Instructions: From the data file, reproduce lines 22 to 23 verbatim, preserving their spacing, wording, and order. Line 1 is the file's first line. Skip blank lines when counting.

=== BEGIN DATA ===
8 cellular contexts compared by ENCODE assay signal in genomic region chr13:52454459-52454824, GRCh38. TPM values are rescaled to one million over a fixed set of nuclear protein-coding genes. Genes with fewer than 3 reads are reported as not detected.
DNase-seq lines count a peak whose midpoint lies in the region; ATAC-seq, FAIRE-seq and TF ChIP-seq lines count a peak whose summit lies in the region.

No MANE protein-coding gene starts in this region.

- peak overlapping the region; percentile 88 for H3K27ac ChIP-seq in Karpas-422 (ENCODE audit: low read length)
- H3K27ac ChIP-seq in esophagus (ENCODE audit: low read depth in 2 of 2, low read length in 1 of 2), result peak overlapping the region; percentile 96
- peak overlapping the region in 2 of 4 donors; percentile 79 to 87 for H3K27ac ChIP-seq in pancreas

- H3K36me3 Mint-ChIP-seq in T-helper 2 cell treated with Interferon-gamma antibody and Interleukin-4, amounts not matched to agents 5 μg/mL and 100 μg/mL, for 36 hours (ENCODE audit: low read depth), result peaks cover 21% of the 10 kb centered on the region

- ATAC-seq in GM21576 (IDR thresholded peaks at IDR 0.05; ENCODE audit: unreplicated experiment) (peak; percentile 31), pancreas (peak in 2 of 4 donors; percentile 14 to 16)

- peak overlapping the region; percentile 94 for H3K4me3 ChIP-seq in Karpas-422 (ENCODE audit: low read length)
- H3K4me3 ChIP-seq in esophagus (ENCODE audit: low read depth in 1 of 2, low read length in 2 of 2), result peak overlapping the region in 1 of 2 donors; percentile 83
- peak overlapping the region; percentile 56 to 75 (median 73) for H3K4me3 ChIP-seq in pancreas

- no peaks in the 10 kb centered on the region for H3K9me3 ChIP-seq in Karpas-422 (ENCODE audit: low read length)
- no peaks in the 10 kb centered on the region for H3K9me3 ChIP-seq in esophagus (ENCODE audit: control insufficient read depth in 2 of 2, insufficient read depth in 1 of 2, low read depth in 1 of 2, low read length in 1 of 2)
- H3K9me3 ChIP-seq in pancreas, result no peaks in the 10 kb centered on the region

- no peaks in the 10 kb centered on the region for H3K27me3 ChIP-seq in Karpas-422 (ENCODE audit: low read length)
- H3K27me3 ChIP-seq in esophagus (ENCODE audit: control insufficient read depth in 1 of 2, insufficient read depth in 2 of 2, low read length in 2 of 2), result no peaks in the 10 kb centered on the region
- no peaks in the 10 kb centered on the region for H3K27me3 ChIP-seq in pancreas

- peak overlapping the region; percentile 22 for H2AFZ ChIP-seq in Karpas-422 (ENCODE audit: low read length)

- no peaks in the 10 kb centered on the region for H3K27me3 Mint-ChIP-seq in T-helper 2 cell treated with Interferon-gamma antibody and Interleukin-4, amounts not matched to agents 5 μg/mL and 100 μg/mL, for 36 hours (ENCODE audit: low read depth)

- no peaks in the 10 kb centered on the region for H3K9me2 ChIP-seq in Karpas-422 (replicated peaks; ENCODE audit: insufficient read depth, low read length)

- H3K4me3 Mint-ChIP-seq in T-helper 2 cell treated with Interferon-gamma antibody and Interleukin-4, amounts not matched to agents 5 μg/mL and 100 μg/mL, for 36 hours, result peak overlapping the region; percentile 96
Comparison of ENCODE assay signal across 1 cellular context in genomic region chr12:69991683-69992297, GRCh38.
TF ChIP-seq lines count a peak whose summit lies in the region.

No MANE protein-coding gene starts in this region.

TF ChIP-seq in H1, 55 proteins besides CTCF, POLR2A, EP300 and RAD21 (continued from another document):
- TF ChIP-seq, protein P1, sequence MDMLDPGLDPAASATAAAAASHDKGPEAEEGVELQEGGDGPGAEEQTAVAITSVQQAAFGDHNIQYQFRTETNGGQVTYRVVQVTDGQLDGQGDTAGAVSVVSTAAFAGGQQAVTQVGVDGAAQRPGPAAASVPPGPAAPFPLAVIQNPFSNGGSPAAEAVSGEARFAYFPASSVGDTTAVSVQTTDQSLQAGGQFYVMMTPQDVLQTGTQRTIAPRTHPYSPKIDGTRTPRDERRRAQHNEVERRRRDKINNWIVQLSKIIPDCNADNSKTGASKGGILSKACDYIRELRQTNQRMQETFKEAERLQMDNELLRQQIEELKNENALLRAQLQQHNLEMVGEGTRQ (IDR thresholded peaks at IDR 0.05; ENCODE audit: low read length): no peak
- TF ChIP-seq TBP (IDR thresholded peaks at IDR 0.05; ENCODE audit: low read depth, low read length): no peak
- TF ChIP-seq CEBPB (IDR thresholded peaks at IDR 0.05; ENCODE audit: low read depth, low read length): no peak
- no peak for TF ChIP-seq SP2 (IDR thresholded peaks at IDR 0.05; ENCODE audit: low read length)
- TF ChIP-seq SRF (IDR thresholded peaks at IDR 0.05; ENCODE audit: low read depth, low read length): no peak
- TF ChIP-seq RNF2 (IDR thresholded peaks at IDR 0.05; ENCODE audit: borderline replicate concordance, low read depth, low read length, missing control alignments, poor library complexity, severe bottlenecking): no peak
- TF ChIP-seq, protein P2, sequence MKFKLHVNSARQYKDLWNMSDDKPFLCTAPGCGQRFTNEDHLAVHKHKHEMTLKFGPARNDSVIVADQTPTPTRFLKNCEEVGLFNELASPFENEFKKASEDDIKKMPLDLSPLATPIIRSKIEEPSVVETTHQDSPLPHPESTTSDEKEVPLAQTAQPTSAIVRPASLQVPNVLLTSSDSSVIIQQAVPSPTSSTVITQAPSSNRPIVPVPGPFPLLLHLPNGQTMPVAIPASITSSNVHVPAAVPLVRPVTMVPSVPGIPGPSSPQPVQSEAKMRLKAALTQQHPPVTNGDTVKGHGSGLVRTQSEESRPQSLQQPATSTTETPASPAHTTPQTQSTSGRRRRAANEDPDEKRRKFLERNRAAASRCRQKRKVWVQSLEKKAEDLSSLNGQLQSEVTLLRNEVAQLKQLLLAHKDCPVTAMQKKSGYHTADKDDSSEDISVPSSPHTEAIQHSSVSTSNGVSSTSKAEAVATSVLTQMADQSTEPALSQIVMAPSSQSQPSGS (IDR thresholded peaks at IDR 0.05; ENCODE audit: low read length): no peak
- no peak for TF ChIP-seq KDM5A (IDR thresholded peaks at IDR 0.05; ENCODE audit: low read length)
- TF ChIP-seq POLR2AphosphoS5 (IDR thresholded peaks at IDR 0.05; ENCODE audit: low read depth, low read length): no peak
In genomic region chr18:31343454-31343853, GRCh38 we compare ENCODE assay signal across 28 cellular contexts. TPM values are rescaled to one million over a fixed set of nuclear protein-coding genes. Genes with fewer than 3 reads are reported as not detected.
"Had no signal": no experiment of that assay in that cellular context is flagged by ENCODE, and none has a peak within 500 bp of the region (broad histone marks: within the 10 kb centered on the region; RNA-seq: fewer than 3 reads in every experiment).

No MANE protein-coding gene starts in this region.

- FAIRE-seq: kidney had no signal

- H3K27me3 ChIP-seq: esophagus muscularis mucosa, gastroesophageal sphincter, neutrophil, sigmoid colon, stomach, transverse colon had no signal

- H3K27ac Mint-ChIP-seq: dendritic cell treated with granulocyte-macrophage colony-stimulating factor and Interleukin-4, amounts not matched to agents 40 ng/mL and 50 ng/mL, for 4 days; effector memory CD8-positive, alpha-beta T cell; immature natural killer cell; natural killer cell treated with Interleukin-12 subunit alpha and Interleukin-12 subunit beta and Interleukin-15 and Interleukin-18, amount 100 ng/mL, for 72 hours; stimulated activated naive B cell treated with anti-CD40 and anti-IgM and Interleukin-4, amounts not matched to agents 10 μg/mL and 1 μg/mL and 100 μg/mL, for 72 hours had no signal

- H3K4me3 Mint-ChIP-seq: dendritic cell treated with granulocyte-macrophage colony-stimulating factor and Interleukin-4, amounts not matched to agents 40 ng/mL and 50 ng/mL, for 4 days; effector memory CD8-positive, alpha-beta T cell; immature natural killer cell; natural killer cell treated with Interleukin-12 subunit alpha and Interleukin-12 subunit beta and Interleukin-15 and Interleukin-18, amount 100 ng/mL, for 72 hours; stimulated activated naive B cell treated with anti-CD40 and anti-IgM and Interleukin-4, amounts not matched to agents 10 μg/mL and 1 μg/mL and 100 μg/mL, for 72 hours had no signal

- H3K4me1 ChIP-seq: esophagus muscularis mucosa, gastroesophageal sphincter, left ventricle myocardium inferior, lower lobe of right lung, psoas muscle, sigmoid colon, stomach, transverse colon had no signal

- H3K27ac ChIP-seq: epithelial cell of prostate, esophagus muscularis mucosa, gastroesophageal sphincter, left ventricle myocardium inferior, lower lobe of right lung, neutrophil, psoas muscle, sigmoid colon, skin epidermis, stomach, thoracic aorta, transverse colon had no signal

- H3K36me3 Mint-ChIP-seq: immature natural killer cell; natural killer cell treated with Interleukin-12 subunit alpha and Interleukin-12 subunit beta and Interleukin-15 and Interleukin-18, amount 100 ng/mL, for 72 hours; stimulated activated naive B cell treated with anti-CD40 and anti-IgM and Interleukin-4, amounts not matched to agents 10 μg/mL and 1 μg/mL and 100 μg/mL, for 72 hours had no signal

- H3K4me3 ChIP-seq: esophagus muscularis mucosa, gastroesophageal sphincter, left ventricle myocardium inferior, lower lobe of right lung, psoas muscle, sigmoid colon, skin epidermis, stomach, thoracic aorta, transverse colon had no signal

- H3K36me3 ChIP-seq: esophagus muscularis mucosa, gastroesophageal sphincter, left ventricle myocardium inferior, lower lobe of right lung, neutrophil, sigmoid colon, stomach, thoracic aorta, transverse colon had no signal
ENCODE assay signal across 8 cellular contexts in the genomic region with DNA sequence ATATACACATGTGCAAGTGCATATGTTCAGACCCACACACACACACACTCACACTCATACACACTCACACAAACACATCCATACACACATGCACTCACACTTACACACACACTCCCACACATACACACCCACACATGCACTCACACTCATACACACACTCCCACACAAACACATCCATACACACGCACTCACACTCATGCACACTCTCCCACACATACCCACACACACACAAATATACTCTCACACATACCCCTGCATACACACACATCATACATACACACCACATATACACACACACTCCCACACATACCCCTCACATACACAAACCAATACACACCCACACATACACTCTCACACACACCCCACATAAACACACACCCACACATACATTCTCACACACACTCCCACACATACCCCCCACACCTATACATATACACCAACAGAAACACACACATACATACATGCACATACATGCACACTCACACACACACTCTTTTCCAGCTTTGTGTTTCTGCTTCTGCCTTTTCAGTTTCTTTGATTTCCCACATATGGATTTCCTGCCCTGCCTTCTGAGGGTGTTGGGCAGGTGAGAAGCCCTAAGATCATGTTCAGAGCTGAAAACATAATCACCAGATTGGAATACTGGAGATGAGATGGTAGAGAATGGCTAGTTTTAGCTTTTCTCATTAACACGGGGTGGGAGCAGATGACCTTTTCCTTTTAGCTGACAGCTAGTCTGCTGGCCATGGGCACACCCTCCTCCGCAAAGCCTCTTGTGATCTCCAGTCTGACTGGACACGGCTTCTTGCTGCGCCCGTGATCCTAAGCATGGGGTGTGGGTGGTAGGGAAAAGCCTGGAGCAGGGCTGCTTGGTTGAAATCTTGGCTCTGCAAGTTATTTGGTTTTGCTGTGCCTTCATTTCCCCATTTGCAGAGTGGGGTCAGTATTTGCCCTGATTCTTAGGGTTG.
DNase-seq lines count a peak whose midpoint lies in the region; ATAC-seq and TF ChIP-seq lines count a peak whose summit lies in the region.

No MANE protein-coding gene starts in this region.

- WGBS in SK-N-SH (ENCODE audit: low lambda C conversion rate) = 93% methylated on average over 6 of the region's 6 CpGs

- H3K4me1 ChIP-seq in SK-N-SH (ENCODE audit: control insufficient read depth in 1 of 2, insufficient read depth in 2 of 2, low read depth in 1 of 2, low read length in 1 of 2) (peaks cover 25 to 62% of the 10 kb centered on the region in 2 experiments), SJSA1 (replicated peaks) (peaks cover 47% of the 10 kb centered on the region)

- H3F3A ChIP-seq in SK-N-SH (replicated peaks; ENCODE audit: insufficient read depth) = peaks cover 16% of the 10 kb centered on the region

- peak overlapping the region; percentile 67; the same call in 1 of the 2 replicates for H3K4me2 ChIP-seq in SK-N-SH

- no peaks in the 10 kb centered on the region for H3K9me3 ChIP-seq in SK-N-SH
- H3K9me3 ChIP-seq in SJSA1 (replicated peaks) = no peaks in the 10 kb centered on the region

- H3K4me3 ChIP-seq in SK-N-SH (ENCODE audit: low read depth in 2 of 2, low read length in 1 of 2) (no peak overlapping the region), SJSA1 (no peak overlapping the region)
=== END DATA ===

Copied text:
Comparison of ENCODE assay signal across 1 cellular context in genomic region chr12:69991683-69992297, GRCh38.
TF ChIP-seq lines count a peak whose summit lies in the region.